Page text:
The District Court at Maroochydore last week decided* in favour of commercial landlords and their real estate agent who had completed a commercial tenancy agreement and without reference to the RPD of the community title lot on which the tenant carried on its naturopathy business.

The premises were described in the lease as “11/100 Burnett Street Buderim”. Lot 11 on the BUP comprised 76m2 of office space and balcony plus two car spaces, but the agent – Trevor Hicks of Buderim – did not make any reference to the RPD or the “lot” on the lease.

At the outset everyone, including the tenant understood that only one of the garages was included. However after deciding to buy premises next door, the tenant sought to escape from the lease on the basis that the landlord had denied it the usage of the second garage that was part of Lot 11.

The tenant refused to pay rent the remaining two years of the lease and notified the agent that it no longer considered itself subject to the lease.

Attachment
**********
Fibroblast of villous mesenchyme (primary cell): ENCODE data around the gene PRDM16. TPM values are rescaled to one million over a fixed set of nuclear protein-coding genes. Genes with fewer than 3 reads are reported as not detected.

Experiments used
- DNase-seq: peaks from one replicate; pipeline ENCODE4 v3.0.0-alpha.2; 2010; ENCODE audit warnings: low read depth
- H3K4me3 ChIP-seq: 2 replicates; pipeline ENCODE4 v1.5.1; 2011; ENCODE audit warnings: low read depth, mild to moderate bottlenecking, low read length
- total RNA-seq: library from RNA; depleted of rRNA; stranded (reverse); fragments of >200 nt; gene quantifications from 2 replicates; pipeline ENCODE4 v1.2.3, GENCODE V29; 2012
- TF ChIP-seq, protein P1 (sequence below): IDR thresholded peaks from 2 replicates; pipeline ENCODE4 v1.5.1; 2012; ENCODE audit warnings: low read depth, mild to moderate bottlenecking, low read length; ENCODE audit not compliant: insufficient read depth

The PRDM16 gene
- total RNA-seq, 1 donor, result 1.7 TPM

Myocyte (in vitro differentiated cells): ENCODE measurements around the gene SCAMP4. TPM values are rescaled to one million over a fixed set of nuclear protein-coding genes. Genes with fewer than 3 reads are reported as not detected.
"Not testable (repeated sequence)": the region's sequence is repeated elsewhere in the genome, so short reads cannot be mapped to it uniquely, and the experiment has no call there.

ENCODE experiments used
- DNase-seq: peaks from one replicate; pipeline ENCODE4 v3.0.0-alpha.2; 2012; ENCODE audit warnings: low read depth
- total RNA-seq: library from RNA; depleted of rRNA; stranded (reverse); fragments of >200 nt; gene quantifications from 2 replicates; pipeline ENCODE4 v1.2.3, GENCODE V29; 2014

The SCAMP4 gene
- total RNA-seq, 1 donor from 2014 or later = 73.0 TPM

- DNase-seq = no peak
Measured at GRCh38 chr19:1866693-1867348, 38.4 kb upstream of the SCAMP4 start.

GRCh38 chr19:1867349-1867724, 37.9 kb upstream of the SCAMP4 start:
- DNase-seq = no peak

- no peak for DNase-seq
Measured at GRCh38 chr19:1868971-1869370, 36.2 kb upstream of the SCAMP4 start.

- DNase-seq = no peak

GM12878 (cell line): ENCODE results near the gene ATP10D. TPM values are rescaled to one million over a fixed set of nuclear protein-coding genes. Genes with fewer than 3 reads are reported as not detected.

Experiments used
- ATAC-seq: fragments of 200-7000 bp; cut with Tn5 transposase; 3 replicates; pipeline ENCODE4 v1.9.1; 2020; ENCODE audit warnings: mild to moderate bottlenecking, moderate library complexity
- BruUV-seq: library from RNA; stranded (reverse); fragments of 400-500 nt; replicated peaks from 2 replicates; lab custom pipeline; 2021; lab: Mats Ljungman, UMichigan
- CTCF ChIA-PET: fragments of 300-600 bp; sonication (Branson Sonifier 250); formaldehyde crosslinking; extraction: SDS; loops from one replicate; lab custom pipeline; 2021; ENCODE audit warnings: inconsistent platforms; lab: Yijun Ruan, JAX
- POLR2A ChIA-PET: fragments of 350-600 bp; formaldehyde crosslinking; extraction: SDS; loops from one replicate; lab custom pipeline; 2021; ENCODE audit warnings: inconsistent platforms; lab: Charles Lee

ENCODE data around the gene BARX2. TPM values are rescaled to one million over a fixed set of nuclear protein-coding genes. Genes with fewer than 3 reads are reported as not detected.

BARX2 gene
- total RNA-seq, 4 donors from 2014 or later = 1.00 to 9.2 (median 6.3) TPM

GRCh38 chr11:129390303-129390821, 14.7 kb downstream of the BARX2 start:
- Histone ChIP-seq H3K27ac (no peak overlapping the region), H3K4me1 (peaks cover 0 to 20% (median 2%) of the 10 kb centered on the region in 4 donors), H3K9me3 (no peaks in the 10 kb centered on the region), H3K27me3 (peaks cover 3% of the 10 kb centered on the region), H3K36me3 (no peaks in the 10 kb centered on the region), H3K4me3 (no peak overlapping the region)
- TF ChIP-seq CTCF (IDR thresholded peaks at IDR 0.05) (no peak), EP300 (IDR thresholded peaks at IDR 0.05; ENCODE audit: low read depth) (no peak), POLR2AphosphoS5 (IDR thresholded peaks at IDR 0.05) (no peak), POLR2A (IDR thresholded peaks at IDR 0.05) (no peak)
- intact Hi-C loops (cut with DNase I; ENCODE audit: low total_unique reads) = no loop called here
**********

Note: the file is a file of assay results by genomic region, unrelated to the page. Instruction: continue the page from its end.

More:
The landlord re-leased the premises on the basis that the new tenant be given a two-month rent-free period as an incentive. The landlord then sued the former tenant to recover the rent unpaid during occupation, its re-letting expenses and rent for the two-month incentive period.

The court had no difficulty in deciding that, notwithstanding the RPD encompassed two car spaces, the property that was the subject of the lease included only one. His honour  ruled that the tenant had wrongly repudiated the lease as a result of which the landlord was entitled to all damages connected to its breach of the lease agreement. The agent, Mr Hicks was labeled “an impressive witness”.

Despite the tenant’s argument that it constituted “unjust enrichment”, the rent foregone during the two-month rent-free period was allowed.

* Wyles v Health Pathways Pty Ltd [2010] QDC 398


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